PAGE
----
Graham: Red-state Dems 'are going to have a very hard decision' on Supreme Court pick

Graham: Red-state Dems 'are going to have a very hard decision' on Supreme Court pick
© Greg Nash

Sen. Lindsey GrahamLindsey Olin GrahamTrump says he'll '100 percent' veto measure blocking emergency declaration Overnight Defense: Dems tee up Tuesday vote against Trump's emergency declaration | GOP expects few defections | Trump doubles number of troops staying in Syria to 400 On The Money: Dems set Tuesday vote on Trump's emergency declaration | Most Republicans expected to back Trump | Senate plots to avoid fall shutdown drama | Powell heading before Congress MORE (R-S.C.) said Sunday that red-state Senate Democrats are going to face a tough decision on whether to confirm President TrumpDonald John TrumpAverage tax refunds down double-digits, IRS data shows White House warns Maduro as Venezuela orders partial closure of border with Colombia Trump administration directs 1,000 more troops to Mexican border MORE's next Supreme Court pick, urging Republicans to "rally behind" the eventual nominee. 

"Red-state Democrats are going to have a very hard decision, and I hope that every Republican will rally behind these picks because they’re all outstanding," Graham said on "Fox News Sunday."

Trump is expected to announce his pick to replace retiring Supreme Court Justice Anthony Kennedy on Monday, putting Senate Democrats who are up for reelection in states Trump won in a delicate position.

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Democrats in those states risk isolating moderate voters who say the Senate should confirm the Supreme Court nominee. But voting to confirm the nominee could hurt their support among the party's base.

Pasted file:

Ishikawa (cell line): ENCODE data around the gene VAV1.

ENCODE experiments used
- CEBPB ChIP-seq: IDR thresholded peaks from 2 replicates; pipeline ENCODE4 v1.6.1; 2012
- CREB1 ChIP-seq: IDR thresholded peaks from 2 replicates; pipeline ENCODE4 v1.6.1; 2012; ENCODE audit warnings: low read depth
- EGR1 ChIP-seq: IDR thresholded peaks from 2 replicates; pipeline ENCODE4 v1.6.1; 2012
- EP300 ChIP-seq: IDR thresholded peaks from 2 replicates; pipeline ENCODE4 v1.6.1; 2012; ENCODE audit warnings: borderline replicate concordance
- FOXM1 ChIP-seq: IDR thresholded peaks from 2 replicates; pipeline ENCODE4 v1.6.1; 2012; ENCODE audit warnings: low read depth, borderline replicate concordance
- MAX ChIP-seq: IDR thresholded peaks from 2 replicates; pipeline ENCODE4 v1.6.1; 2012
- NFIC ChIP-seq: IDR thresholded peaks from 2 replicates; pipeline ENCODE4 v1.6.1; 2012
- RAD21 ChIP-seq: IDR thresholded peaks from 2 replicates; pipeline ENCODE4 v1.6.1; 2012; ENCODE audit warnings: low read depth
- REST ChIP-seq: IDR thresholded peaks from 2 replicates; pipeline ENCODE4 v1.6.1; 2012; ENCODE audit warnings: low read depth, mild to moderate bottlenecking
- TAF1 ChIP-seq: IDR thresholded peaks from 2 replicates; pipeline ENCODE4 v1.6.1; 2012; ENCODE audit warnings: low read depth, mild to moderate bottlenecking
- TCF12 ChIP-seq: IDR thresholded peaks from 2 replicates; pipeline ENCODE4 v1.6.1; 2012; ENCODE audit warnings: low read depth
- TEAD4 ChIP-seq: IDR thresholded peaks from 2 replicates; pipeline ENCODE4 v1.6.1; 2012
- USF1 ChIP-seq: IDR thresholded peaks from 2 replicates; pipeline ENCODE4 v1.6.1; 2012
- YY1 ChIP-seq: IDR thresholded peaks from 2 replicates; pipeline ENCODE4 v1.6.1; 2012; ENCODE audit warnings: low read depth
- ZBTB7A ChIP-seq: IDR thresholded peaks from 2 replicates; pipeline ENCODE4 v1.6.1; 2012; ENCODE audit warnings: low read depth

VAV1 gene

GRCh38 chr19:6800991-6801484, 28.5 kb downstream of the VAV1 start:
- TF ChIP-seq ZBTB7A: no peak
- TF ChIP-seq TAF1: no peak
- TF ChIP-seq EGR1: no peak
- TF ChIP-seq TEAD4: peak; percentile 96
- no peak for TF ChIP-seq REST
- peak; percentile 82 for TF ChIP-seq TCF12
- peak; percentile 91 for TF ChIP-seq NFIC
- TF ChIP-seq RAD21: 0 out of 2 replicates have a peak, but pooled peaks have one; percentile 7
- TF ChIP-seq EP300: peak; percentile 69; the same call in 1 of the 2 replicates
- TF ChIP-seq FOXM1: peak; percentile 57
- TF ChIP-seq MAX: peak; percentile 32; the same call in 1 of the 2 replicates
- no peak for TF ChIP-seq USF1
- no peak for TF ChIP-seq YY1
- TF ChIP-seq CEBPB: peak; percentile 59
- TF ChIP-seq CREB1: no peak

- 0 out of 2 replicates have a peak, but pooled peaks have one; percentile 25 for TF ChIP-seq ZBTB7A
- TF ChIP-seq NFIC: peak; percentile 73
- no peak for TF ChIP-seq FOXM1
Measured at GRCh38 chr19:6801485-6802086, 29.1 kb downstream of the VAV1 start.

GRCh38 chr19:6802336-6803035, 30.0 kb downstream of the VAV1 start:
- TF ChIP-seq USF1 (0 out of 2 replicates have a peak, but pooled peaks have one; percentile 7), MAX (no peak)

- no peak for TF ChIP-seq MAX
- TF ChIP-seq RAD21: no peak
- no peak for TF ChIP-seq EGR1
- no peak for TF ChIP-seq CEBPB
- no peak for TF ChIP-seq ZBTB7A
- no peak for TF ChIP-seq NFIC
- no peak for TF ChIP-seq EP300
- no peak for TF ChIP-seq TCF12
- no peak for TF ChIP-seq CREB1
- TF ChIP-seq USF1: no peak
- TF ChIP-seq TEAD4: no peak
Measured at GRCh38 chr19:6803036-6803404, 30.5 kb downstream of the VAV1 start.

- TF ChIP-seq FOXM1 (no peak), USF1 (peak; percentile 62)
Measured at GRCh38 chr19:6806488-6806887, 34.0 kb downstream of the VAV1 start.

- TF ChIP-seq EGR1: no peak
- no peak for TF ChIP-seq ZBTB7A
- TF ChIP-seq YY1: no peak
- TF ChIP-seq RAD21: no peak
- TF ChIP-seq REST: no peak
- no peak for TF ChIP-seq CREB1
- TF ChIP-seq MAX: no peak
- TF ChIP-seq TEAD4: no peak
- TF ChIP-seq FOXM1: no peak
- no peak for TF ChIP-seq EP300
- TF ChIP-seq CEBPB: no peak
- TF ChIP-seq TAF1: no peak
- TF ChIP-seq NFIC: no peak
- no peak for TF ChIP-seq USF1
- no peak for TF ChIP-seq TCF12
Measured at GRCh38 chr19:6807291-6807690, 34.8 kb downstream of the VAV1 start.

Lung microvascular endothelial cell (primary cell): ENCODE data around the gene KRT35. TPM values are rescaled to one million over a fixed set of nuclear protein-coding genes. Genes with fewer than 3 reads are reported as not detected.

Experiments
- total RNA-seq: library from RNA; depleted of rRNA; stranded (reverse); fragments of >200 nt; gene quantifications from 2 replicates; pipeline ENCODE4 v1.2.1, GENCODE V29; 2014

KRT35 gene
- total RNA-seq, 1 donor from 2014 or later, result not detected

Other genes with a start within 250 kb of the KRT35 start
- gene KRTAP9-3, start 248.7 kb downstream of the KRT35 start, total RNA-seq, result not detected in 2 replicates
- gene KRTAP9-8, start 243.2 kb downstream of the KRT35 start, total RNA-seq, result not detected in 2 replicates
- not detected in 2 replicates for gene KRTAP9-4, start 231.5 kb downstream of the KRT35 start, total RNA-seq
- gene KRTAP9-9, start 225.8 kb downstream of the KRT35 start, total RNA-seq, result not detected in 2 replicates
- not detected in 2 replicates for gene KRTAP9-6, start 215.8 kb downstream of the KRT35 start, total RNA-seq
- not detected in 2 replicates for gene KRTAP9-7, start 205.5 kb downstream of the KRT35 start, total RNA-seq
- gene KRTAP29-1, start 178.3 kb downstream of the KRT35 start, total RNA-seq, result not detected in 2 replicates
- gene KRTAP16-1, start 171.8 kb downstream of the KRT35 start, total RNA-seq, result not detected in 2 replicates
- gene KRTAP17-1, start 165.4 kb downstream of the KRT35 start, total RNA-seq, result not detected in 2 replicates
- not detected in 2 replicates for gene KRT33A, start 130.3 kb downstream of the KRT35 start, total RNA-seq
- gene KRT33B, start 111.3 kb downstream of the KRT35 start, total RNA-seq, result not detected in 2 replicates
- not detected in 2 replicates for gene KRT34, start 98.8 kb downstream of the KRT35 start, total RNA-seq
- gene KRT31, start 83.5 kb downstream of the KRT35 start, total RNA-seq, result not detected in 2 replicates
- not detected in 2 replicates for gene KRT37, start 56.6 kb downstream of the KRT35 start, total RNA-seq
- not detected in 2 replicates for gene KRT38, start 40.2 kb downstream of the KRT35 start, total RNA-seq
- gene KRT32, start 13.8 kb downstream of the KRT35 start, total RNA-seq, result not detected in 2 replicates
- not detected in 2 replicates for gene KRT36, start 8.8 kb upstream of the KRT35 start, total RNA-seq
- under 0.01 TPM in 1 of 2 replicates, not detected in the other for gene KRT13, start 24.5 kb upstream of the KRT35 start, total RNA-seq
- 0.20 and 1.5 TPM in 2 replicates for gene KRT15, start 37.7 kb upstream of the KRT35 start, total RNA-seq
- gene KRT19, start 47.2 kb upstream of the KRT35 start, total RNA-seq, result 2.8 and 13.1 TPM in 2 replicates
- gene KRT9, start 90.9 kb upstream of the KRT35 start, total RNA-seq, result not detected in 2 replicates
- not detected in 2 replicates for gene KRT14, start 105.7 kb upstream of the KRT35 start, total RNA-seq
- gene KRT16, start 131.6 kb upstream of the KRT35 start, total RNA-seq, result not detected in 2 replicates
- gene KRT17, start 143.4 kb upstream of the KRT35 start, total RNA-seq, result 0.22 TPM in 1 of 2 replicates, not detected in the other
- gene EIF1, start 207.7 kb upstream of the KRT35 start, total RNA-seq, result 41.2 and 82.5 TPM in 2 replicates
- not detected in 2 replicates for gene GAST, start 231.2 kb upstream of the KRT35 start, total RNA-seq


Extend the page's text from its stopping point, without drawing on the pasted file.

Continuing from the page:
Trump's shortlist for the Supreme Court nomination is thought to include conservative judges Brett Kavanaugh, Amy Coney Barrett and Raymond Kethledge, among others. 

Senate Majority Leader Mitch McConnellAddison (Mitch) Mitchell McConnellKids confront Feinstein over Green New Deal Trump selects Kelly Craft for United Nations ambassador Union leader says Green New Deal would make infrastructure bill ‘absolutely impossible’ MORE (R-Ky.) has said he wants to hold a vote on the nominee before the midterm elections in November, while Democratic leaders hope to delay the vote until after the election.

Kennedy, who announced his retirement from the high court late last month, was often seen as a swing vote on the bench. In his more than three decades on the Supreme Court, Kennedy sided with the court's conservatives on issues like religious freedom and with its liberals on abortion and gay rights.